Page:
Return to the BUILD

“The last step for constructing the rear body is to fix the wheel arches. Once that’s done, you’ll mount it onto the main assembly.”




Materials: Both of the Wheel Arches in this stage are plastic.


Installing the Rear Wheel Arches

Right before I started this stage, I received this customized Assembly Cushion from Ian Campbell over at Partwork Upgrades and I had no idea why.

Apparently, the amazing group over at Model Crafting Club UK joined forces and sent me this cushion as a thanks for all the work I do in the partwork community. I can not thank them enough and appreciate the support! You will see me using this cushion going forward:

Step 1

Note these tabs on the Wheel Arches (arrows below) and the three mounting posts for each.

The two Wheel Arches are not the same, as seen here:

Step 2

Retrieve your Rear Body assembly from the previous stage and place it upside down on a soft surface. After moving the Speaker and Rear Light LED wiring out of the way, slide the tab of the Right Rear Wheel Arch into this matching slot of the Rear Body:

Next, lower the Rear Wheel Arch down onto the mounting posts of the Rear Body:

I first slid this corner of the Wheel Arch around the edge of the Rear Body:

Then, with some rearward force, I could pop the posts of the Wheel Arch down into the matching recesses of the Rear Body (arrow below). Note how the forward mounting tab (circled below) fits into this spot on the Rear Body:

When fully inserted into place, the Wheel Arch should look like this:

Step 3

Begin securing this Wheel Arch into place with two (2) Type B screws, as shown:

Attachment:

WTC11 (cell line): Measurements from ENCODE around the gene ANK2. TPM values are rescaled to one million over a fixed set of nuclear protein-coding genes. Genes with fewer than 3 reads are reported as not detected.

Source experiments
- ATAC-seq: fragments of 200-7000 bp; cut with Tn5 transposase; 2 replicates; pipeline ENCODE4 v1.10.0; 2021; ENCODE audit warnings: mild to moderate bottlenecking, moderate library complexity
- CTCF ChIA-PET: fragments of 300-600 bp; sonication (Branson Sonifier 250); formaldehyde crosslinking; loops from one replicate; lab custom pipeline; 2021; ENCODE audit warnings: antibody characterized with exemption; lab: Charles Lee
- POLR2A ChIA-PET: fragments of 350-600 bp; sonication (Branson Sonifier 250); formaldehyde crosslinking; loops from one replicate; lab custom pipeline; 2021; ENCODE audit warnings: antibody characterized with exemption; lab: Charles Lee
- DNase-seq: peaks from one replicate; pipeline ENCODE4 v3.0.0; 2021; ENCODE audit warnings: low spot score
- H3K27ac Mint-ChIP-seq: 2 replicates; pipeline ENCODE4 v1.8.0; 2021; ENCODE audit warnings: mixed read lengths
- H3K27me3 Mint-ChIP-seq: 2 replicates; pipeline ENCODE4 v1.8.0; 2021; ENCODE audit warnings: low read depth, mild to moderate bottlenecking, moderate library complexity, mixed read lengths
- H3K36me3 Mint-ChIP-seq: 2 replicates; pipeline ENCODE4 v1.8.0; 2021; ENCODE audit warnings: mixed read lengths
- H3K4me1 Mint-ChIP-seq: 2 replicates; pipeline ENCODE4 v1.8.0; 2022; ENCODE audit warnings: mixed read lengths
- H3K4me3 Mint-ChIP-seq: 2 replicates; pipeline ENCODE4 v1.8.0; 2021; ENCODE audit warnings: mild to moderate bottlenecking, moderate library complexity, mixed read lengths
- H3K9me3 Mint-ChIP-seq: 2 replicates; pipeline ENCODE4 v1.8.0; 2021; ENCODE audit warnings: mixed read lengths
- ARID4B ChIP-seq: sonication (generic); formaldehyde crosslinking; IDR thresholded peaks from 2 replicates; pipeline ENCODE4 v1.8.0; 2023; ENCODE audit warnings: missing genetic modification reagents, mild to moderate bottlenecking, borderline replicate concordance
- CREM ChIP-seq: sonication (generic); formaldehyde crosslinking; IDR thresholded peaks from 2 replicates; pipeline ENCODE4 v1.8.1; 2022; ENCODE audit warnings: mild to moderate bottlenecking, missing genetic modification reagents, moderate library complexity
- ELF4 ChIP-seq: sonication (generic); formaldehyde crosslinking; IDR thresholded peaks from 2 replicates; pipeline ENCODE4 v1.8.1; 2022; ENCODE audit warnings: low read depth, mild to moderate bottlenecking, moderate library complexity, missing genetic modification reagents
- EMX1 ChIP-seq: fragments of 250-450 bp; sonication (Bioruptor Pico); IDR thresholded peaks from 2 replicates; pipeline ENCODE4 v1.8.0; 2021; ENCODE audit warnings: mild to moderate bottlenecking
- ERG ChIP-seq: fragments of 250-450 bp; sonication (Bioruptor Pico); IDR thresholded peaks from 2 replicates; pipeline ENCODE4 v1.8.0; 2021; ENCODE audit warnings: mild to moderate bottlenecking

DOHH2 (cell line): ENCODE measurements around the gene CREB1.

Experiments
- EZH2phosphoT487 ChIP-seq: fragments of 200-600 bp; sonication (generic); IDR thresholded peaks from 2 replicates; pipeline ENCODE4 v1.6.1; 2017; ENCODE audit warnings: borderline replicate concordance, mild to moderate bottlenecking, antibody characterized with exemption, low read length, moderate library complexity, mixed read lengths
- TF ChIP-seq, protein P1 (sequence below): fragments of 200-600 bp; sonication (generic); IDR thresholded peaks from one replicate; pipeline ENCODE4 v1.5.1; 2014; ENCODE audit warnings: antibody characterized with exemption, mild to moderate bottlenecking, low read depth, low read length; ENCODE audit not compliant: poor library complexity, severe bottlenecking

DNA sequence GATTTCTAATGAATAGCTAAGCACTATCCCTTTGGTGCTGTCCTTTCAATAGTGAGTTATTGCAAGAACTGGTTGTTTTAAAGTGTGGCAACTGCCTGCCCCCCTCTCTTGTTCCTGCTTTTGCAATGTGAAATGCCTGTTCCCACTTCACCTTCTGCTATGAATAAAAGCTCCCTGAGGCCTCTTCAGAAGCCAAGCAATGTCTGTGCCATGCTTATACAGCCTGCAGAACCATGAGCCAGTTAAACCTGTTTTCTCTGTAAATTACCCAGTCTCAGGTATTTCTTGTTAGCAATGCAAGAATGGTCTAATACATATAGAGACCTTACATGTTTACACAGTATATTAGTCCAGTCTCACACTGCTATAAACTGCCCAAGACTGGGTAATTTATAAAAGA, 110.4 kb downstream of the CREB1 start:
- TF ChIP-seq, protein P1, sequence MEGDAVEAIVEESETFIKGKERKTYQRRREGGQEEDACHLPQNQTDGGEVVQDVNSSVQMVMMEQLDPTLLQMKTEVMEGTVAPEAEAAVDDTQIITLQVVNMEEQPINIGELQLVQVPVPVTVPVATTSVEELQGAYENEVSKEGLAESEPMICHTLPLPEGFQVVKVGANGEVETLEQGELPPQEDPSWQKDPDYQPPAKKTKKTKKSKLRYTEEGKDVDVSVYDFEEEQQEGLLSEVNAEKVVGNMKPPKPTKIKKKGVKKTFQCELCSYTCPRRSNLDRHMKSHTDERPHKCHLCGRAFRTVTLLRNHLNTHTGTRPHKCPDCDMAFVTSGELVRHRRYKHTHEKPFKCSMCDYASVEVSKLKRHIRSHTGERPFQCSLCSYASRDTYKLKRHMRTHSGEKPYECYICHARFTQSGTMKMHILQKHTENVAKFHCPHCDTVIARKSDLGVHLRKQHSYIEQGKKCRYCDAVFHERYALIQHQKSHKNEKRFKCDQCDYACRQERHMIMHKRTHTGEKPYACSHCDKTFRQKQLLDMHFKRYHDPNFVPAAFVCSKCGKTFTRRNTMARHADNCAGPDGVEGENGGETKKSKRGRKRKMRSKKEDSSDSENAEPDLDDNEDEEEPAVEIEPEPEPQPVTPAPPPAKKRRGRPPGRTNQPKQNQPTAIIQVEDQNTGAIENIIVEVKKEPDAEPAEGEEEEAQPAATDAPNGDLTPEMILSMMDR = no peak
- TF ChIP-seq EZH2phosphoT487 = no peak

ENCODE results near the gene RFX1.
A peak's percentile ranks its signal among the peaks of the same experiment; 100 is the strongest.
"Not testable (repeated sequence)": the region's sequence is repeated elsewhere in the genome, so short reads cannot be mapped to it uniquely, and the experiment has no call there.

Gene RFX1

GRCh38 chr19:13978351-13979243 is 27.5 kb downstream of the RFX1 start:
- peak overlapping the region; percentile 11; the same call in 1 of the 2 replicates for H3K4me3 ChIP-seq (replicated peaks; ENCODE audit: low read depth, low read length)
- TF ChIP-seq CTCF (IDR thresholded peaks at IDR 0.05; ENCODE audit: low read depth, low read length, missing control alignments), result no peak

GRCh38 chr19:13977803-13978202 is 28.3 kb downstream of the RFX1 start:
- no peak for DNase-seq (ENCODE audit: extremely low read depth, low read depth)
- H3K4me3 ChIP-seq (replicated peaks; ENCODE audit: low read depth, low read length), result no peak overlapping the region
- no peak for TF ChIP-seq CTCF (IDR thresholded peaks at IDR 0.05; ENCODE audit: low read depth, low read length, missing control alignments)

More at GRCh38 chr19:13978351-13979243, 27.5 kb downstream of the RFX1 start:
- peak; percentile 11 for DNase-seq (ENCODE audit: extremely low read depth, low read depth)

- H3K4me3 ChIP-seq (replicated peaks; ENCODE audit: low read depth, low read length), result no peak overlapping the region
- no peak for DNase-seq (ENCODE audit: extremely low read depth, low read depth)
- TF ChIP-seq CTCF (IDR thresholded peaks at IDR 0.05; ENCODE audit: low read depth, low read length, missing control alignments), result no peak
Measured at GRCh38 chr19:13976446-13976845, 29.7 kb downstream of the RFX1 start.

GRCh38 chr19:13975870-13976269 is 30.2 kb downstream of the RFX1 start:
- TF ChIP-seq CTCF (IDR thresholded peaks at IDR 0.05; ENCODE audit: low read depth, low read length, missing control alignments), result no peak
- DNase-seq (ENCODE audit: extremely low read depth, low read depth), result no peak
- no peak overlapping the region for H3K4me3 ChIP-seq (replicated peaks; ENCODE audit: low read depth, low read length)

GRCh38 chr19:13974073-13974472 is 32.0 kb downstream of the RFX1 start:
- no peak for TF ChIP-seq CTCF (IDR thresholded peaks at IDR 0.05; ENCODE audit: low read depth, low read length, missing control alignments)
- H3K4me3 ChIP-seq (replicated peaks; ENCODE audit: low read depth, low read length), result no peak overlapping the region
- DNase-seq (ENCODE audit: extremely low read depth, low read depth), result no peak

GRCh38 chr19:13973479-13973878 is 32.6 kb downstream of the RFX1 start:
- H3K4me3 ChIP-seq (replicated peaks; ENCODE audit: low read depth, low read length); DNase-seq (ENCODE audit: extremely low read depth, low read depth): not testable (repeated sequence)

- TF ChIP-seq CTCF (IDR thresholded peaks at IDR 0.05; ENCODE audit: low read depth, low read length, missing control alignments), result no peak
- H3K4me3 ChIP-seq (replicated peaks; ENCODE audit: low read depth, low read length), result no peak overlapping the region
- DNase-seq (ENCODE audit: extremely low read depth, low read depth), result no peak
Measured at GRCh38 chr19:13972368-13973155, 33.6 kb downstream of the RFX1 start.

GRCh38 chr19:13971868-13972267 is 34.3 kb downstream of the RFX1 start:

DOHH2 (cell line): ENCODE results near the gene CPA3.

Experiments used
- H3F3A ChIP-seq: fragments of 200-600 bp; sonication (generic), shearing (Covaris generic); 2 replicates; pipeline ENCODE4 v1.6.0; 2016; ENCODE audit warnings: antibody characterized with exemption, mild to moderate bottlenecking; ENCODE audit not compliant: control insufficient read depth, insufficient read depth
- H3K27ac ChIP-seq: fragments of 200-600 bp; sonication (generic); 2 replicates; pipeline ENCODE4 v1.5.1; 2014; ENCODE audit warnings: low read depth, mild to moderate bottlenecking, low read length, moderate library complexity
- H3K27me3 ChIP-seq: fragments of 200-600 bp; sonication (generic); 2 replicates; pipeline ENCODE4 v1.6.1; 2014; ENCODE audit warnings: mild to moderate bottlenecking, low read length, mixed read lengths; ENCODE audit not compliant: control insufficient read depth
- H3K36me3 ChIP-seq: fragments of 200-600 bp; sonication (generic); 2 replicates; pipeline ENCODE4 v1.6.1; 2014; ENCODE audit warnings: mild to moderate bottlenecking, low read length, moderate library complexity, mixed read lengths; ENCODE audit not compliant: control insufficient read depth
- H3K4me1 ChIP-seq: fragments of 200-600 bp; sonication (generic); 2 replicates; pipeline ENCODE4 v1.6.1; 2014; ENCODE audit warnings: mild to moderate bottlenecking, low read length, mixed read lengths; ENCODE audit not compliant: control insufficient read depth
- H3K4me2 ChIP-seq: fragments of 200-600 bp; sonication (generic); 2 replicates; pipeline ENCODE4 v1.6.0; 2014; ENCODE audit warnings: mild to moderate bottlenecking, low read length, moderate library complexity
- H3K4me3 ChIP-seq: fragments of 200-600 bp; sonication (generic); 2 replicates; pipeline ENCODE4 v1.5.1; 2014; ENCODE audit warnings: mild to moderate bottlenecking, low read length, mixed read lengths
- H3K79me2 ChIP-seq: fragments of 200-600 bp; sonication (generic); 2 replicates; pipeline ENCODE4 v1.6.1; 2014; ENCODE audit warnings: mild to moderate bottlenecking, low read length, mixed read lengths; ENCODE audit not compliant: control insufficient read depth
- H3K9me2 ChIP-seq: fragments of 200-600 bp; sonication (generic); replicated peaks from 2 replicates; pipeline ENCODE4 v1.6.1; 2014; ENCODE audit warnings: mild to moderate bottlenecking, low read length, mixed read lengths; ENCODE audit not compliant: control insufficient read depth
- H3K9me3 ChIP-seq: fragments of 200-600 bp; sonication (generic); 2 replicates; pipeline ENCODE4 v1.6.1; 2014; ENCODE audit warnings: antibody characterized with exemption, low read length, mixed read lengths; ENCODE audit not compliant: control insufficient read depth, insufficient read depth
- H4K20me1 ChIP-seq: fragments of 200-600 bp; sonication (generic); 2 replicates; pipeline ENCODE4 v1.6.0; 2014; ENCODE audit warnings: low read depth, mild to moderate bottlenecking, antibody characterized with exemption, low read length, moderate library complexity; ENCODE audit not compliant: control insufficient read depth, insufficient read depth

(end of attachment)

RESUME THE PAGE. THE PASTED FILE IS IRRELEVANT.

Finish securing this Wheel Arch to the Rear Body with one (1) Type S screw.

This is your friendly reminder to try using 3-in-One Oil on all screws going into metal:

Step 4

Repeat this process to fit the Left Rear Wheel Arch into place on the Rear Body. Again, move the Rear Light LED wiring out of the way, insert the tab into the slot, and lower the Arch posts into place:

Begin securing the Wheel Arch into place with two (2) Type B screws here:

Finish attaching this Left Rear Wheel Arch with one (1) Type S screw here:

Fitting the Rear Body

Step 5

Retrieve your main Body assembly from Stage 84. Fit this Rear Body assembly down onto the rear of the car, as shown. With the Rear Body fitted, use pieces of masking tape to secure it in the correct position:

Align the seam across the roof and down along the door pillars. Also, take care to make sure the Rear Light wiring is not trapped inside the model:

Step 6

Carefully turn the entire car upside down and place it on a soft surface. Rotate the left Rear Bonnet Hinge (that we attached to the Rear Frame earlier) until the pins can be inserted into the matching holes at this location on the Boot Compartment, then secure this Rear Bonnet Hinge into place with one (1) Type B screw:

A quick reminder that these are the Rear Body Hinges we installed earlier:

The Rear Body needs to be positioned so these Hinges can be fitted to the matching mounting locations on the Boot Compartment (circled below):

I missed taking pictures of these Type B screws until later in the build, so ignore the chrome Tailpipe parts you see here:

Repeat this process to secure the right Rear Bonnet Hinge to the Boot Compartment with one (1) more Type B screw:

Step 7

Check that the opening and closing of the Rear Body works correctly and the fit is flush to the body when closed.

On my model, this did not happen. Once attached, my Rear Body was too far away from the top Central Bodywork leaving a sizable gap:

Additionally, the right side of my Rear Body seemed to be bent away from the Central Bodywork: